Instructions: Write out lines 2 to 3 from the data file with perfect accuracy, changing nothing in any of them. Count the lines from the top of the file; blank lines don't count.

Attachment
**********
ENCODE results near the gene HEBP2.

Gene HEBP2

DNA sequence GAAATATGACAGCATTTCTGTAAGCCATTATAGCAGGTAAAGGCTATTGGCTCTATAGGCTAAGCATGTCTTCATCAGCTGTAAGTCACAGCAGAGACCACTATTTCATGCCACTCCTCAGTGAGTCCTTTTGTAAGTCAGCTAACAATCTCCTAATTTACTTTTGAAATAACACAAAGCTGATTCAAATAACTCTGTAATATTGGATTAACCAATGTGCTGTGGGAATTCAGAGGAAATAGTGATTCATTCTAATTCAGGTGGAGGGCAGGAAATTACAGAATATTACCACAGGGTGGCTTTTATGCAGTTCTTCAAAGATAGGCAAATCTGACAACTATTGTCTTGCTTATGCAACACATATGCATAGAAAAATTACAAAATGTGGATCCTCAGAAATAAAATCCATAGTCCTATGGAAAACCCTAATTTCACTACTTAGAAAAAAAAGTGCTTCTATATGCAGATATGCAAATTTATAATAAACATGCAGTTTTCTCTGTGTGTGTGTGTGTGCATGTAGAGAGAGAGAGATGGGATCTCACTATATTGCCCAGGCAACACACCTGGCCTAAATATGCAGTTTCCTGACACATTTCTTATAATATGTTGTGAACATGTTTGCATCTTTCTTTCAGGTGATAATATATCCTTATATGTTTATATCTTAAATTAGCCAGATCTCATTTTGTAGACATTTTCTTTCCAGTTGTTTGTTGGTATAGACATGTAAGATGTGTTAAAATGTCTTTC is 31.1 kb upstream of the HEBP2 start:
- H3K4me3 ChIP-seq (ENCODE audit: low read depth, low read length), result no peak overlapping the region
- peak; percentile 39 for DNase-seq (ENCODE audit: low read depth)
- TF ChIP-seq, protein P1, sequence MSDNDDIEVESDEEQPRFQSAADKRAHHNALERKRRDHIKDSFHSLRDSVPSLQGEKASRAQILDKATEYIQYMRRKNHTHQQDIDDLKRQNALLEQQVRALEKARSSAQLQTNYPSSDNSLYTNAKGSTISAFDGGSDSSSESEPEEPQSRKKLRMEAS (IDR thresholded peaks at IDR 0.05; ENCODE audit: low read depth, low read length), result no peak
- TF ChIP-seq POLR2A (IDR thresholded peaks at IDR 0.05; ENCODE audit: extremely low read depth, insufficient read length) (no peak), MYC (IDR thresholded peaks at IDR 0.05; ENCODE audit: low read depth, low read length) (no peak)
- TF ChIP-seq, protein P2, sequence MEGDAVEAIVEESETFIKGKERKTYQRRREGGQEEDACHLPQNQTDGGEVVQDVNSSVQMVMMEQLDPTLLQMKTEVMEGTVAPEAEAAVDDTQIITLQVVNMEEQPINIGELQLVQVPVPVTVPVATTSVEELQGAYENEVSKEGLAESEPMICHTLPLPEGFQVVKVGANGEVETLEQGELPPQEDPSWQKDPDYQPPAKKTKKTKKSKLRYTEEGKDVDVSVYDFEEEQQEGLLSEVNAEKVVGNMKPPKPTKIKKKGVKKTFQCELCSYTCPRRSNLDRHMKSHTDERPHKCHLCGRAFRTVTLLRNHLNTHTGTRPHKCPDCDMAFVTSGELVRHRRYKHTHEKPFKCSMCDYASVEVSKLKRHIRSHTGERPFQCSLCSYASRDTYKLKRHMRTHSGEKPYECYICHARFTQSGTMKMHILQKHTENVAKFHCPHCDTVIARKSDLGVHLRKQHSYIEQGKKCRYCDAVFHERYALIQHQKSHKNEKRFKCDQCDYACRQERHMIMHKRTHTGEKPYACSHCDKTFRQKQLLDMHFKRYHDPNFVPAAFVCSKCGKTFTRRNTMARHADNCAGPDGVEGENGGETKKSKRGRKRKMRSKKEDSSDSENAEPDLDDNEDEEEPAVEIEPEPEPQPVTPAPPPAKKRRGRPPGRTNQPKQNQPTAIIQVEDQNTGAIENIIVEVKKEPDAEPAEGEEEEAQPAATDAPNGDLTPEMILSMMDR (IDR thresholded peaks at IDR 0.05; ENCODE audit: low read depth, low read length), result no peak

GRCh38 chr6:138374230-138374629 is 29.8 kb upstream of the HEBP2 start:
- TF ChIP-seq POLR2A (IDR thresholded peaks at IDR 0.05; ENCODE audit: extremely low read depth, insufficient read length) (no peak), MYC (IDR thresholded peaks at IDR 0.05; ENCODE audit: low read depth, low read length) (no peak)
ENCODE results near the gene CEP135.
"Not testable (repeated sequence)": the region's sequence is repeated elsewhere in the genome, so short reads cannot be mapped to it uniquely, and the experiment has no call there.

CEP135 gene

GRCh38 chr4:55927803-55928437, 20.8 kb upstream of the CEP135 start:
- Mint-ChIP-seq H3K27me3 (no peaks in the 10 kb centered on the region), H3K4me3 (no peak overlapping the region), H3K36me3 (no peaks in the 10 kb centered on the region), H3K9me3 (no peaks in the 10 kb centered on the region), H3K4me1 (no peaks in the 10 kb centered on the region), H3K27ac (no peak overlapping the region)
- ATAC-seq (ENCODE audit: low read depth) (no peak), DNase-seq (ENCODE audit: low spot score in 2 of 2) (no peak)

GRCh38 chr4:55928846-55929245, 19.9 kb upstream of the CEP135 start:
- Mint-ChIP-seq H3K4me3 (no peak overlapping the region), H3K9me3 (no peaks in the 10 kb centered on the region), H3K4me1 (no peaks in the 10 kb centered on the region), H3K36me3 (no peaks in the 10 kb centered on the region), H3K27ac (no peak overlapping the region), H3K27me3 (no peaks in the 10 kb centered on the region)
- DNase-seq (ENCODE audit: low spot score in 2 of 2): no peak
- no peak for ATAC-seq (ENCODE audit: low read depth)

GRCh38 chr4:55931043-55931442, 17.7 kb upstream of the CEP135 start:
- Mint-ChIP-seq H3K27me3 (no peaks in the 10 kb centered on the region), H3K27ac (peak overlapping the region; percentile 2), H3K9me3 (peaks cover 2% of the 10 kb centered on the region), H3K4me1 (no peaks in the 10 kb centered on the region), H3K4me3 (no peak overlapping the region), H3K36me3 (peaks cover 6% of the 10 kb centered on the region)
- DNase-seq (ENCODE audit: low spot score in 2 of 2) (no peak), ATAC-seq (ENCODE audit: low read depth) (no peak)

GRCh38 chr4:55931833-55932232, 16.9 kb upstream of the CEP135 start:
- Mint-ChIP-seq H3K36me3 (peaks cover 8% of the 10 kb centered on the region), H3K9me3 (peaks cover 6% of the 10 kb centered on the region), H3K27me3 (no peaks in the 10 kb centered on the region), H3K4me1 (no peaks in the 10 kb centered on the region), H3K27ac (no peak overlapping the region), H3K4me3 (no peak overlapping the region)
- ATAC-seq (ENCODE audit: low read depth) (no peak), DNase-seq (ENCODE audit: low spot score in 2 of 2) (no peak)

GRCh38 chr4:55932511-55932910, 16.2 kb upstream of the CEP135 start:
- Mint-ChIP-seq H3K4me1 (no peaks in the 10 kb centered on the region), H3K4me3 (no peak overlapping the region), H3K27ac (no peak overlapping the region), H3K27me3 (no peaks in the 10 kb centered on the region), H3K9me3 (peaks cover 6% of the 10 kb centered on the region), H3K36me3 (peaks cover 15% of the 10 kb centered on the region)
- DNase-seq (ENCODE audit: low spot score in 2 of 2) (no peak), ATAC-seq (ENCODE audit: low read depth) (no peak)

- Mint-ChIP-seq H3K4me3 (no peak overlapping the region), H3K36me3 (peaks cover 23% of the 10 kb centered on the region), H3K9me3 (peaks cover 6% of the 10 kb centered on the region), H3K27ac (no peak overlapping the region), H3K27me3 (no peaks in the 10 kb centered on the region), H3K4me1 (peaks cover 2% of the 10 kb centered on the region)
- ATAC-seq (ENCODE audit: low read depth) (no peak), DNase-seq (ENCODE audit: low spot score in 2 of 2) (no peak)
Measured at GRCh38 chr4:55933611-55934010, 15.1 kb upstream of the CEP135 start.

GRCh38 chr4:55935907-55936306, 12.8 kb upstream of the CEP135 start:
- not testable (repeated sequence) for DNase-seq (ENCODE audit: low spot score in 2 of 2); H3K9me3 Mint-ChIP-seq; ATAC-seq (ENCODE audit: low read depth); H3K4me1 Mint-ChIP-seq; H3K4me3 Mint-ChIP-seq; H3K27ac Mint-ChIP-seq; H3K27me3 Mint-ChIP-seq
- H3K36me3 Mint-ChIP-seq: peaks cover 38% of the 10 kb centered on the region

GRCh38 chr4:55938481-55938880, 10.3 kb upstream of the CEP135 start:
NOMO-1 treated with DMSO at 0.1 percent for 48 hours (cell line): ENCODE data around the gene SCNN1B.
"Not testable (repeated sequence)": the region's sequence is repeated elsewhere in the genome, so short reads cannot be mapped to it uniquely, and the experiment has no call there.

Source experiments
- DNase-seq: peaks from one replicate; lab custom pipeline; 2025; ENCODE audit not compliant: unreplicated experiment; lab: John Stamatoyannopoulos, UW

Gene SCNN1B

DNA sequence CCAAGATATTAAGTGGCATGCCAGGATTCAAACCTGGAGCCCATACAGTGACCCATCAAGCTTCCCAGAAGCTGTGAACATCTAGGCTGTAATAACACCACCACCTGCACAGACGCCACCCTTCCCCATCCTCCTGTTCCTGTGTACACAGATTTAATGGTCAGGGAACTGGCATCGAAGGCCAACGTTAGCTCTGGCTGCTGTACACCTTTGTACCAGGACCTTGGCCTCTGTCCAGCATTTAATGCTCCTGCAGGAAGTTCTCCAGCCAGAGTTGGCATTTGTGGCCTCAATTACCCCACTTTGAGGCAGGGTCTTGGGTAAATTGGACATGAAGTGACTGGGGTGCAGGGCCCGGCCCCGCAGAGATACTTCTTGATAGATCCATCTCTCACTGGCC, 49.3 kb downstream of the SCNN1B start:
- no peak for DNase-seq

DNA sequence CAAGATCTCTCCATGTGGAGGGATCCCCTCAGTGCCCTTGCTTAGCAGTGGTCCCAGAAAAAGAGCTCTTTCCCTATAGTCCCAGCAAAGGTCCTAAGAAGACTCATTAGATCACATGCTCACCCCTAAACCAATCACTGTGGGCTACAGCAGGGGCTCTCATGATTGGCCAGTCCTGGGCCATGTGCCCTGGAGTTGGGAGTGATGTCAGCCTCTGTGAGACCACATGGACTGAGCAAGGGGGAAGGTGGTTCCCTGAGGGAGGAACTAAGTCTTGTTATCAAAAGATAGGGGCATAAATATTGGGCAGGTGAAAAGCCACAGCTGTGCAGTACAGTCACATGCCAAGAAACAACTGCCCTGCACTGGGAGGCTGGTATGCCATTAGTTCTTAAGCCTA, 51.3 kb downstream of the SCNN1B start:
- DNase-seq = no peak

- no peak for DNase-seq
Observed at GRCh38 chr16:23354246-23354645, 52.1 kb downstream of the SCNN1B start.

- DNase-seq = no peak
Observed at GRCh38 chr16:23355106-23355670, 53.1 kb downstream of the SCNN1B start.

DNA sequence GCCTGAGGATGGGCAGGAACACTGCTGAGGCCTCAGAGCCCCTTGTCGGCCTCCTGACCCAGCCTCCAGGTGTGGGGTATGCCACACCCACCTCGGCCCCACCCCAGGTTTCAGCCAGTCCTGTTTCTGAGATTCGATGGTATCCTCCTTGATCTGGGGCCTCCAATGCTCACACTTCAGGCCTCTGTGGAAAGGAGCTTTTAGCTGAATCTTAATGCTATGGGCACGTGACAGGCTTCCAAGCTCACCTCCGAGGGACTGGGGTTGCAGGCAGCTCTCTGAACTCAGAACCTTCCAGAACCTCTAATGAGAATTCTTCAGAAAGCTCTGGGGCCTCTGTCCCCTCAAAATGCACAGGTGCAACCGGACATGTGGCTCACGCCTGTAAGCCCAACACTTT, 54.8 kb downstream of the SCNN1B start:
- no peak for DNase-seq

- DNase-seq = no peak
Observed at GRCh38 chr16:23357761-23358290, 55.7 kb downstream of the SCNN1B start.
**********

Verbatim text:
Gene HEBP2

DNA sequence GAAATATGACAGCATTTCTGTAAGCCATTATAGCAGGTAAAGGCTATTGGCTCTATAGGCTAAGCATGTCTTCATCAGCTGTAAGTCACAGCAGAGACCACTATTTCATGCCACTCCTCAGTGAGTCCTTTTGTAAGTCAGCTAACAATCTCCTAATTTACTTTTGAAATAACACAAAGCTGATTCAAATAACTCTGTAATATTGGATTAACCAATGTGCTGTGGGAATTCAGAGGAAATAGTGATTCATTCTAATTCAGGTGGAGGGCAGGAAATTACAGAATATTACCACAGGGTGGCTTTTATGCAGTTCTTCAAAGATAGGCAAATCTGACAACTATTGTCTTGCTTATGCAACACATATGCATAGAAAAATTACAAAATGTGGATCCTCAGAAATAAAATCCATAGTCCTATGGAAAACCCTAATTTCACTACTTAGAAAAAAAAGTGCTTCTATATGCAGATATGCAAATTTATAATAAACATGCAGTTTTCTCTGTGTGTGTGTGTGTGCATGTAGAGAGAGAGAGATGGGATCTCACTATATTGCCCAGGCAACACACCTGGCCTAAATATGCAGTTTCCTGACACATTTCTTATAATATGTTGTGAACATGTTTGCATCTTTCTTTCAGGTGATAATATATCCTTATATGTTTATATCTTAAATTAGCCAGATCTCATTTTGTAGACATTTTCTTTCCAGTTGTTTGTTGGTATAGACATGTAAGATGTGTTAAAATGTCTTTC is 31.1 kb upstream of the HEBP2 start: